Sleeping on an Inclined Bed Leads to an Enormous Wedgie

Lisa Weber avatar

by Lisa Weber |

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The room is dark. My feet are tingling with pins and needles as they dangle off the foot of the bed. For a moment, I convince myself that I can stay like this for a few more hours.

I pull my knees toward my chest to bring my feet back onto the mattress. But the situation worsens. The discomfort of a wedgie fully awakens me. Underpants pulled upward is an intolerable feeling at any time of the day.

I begin the first uphill climb of the night. I tightly grip the cotton bed sheet and pull my upper body toward the pillow. The sheet has no tension and crumbles into a cluster of wrinkles in my hand. Great.

Sliding down the inclined bed, my body weight has pulled the sheet off, too.

Why is the bed inclined?

To clarify, sleeping on an incline is a necessary evil. Without muscles in my stomach and esophagus, I risk aspirating digestive fluids every night. To protect my lungs, the head of my bed must be raised 6-8 inches.

I’ve tried the adjustable bed idea, in which the bed bends in the middle, raising just the top half to form a V-like shape. But thanks to my circulation issues, bending at the hips for eight hours of sleeping is impossible. After an hour, I lose circulation in my legs. Plus, it creates other digestive issues below my stomach. Gravity is my digestion friend!

To give me a safe night of sleep, my father built me a bed platform that raises the head of the bed. Although the mattress is inclined, I can lie straight and still let gravity do its job.

However, like everything related to scleroderma, there’s no perfect solution. Each night, my husband and I slowly slide down our tiny, snowless ski slope. Our track downhill creates an avalanche of obstacles we must battle.

Other problems to consider

Our rescue pup has even rolled off the foot of the bed a few times. The poor thing sleeps hard, and in his comfortable sleep, he’ll roll right down the hill and off the edge! Then he’ll shoot me a confused look, as if asking me why I did that to him.

Clothing choices are another issue worth mentioning. I’ve given up on wearing nightgowns. The last time I braved one, I woke up thinking I was being attacked. My neck and shoulders were bound in a sea of fabric. It takes a lot of effort to untangle oneself in the middle of the night while exhausted and barely coherent!

But the worst part of the inclined bed is the climb back up. The muscles continue sleeping, even though the mind is semi-aware of the situation. The unattached sheets act like wet, slippery leaves on a steep hill. It’s a struggle to get traction to thrust the body upward. When I do find my footing, I need to exert a good amount of effort to overcome the constant pull of gravity.

Once my head is finally nestled in the fluff of my pillow, I realize I’m wide awake at 1 a.m. I look to my left and see the top of my husband’s head resting a foot below mine. Knowing he’s over 6 feet tall, I think about how his knees must be hanging off the bed, and the incredible wedgie he will soon awaken to.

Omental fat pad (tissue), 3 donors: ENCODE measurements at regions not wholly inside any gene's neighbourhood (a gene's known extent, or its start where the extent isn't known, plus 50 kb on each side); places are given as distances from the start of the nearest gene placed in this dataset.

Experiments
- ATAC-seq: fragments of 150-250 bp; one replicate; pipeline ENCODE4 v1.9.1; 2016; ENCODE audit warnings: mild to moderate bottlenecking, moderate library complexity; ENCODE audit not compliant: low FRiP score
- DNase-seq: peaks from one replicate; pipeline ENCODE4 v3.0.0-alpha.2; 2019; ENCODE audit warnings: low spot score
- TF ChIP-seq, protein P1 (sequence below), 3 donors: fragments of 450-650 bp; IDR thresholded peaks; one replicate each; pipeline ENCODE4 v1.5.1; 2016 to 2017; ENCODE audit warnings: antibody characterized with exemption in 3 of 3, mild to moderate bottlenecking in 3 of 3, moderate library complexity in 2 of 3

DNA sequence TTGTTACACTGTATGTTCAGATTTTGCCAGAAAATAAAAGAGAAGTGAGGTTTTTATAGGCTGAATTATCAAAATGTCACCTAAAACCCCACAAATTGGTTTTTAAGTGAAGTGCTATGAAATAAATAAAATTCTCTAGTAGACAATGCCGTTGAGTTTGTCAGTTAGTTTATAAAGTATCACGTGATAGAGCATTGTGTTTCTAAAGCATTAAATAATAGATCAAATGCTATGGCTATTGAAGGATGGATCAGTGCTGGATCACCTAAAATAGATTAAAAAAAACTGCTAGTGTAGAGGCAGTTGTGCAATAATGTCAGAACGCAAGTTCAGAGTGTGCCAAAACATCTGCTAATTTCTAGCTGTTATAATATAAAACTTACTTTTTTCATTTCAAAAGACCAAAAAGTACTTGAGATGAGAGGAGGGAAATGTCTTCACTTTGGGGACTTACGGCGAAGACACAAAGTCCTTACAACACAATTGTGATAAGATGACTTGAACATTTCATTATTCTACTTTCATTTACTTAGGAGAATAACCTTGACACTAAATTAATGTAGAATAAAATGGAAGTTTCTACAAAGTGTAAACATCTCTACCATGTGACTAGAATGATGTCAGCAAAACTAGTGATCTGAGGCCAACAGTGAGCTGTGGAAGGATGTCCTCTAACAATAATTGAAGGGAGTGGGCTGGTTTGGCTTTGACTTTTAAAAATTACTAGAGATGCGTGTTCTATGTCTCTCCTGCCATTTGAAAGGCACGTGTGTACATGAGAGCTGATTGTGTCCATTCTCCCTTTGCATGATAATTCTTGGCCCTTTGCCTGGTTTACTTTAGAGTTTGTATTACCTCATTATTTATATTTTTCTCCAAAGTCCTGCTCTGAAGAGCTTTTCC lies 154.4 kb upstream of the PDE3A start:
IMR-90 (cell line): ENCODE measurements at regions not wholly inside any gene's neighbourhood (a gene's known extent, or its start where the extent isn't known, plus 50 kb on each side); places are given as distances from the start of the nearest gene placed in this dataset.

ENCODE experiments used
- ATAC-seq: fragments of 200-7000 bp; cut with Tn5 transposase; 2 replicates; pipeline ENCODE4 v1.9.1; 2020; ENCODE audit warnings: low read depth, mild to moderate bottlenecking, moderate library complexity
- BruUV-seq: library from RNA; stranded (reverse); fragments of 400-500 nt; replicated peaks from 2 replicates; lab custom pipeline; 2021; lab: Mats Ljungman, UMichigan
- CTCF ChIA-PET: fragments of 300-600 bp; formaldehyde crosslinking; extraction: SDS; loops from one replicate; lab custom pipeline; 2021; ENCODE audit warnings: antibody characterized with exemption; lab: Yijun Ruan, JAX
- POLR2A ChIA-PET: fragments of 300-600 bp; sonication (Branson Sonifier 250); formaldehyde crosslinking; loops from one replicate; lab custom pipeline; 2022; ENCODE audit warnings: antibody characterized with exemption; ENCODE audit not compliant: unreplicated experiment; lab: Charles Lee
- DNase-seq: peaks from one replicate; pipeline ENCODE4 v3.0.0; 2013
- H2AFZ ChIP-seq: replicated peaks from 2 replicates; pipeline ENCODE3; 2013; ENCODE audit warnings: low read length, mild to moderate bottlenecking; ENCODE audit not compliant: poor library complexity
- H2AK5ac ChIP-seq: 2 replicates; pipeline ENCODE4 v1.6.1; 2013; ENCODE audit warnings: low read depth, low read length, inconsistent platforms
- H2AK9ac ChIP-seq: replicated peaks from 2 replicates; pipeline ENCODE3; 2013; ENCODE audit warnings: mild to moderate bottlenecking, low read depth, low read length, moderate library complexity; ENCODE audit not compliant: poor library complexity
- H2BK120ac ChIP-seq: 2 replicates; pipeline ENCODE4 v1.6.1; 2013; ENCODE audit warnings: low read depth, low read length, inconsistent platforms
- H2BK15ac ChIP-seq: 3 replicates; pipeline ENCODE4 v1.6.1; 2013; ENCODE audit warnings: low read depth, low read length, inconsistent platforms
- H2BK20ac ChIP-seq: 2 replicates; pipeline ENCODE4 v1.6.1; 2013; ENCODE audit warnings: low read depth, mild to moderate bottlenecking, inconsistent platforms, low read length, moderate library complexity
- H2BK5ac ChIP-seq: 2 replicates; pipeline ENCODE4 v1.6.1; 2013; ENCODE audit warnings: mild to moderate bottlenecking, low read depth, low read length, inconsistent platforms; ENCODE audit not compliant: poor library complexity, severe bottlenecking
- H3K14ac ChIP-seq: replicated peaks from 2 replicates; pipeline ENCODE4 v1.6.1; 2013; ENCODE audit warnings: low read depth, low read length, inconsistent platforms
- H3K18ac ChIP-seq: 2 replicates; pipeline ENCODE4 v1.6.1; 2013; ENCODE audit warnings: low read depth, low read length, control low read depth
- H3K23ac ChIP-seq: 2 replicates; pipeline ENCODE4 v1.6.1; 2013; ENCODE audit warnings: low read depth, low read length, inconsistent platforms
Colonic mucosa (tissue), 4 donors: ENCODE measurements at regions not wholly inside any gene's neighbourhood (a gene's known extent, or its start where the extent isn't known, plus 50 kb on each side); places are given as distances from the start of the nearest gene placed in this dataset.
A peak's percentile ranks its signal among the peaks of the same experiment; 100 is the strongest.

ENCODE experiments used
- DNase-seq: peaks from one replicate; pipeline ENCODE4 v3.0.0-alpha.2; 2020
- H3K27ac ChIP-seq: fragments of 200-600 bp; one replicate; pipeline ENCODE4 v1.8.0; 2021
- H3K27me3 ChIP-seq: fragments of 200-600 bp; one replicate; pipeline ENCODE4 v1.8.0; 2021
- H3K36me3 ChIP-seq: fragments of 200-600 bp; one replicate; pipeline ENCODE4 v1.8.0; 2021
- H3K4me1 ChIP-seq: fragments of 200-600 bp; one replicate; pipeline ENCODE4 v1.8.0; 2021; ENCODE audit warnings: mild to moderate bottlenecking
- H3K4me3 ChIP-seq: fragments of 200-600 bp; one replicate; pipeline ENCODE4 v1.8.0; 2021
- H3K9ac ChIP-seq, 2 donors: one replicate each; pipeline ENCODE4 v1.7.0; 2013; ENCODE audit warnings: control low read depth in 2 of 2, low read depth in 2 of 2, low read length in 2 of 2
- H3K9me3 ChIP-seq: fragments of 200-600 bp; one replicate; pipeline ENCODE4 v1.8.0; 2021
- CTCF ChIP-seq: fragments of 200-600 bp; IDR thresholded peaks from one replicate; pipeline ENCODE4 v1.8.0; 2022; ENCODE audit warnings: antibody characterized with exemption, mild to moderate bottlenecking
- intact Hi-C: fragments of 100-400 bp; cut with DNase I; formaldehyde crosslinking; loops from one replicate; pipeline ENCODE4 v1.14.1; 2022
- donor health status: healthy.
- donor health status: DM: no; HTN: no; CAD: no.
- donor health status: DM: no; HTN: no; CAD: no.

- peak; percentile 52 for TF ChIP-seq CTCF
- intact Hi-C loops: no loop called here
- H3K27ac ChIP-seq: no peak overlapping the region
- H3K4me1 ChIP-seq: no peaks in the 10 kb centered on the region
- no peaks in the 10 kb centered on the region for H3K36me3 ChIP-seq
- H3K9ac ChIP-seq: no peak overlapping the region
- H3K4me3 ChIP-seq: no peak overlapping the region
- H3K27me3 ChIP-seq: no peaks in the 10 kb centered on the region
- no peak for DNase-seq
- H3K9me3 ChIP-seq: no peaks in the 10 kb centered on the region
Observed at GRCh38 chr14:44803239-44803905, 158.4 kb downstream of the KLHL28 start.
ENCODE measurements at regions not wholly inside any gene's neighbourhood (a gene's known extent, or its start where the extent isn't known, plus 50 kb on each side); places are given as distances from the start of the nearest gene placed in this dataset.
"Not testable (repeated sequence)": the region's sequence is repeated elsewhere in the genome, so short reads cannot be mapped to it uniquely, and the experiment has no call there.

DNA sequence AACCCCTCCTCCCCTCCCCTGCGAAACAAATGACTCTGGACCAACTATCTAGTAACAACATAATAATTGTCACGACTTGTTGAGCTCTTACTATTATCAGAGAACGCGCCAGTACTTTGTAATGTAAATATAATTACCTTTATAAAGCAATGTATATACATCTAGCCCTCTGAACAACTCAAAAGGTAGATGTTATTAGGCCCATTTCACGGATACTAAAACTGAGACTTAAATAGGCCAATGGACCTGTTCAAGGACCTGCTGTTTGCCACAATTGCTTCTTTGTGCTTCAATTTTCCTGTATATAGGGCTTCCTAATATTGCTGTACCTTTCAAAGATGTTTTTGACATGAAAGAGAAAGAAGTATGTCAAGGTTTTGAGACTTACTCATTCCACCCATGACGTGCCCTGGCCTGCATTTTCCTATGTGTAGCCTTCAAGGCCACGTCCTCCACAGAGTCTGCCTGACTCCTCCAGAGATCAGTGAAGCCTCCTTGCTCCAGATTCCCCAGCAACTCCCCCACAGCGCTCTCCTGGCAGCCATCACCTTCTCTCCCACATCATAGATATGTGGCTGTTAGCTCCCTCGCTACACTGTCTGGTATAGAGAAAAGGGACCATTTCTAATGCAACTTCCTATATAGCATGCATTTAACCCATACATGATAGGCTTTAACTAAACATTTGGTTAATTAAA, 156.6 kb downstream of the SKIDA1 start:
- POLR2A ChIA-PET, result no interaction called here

Figuring out ways to live with scleroderma

Scleroderma is a cruel disease to live with. Patients must become creative problem solvers, always looking for ways to live with ailments that cannot be cured.

A scleroderma warrior never gives up! It’s time to invest in some deep-pocket sheets, and maybe install a pull rope down the center of the bed. But I still can’t figure out a solution for the inclined bed wedgie!

***

Note: Scleroderma News is strictly a news and information website about the disease. It does not provide medical advice, diagnosis, or treatment. This content is not intended to be a substitute for professional medical advice, diagnosis, or treatment. Always seek the advice of your physician or other qualified health provider with any questions you may have regarding a medical condition. Never disregard professional medical advice or delay in seeking it because of something you have read on this website. The opinions expressed in this column are not those of Scleroderma News or its parent company, BioNews, and are intended to spark discussion about issues pertaining to scleroderma.

Comments

Alison Rees avatar

Alison Rees

I too spend the night sliding gently down the bed in an effort to combat inhaling reflux. Nice to know I’m not alone.

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Lisa Weber avatar

Lisa Weber

You are definitely not alone, Allison! I hope you've come up with ways to cope with the slope!

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Sue Garn avatar

Sue Garn

I have recently been diagnosed with scleroderma and part of my new adjustments is, as you said, “I risk aspirating digestive fluids every night. To protect my lungs, the head of my bed must be raised 6-8 inches.” I just ordered a wedge and I anticipate an adjustment! No clothes - no wedgie. I sleep in the buff so comfortably. I literally can’t sleep with clothes on! It’s a sure-fire solution, but not everyone has the privacy to do it. Loved your story. I’m ready. I am so impressed with the good-will of the Scleroderma Community (patients and doctors - haven’t crossed paths with care givers yet

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Lisa Weber avatar

Lisa Weber

Sue, I'm sorry about your diagnosis. But I love the positive vibe you give off! Tackle this beast head on and stay strong! We may be a community of people with lots of hurdles, but we are fighters and we support one another. Wishing you all the best!

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Daniel T avatar

Daniel T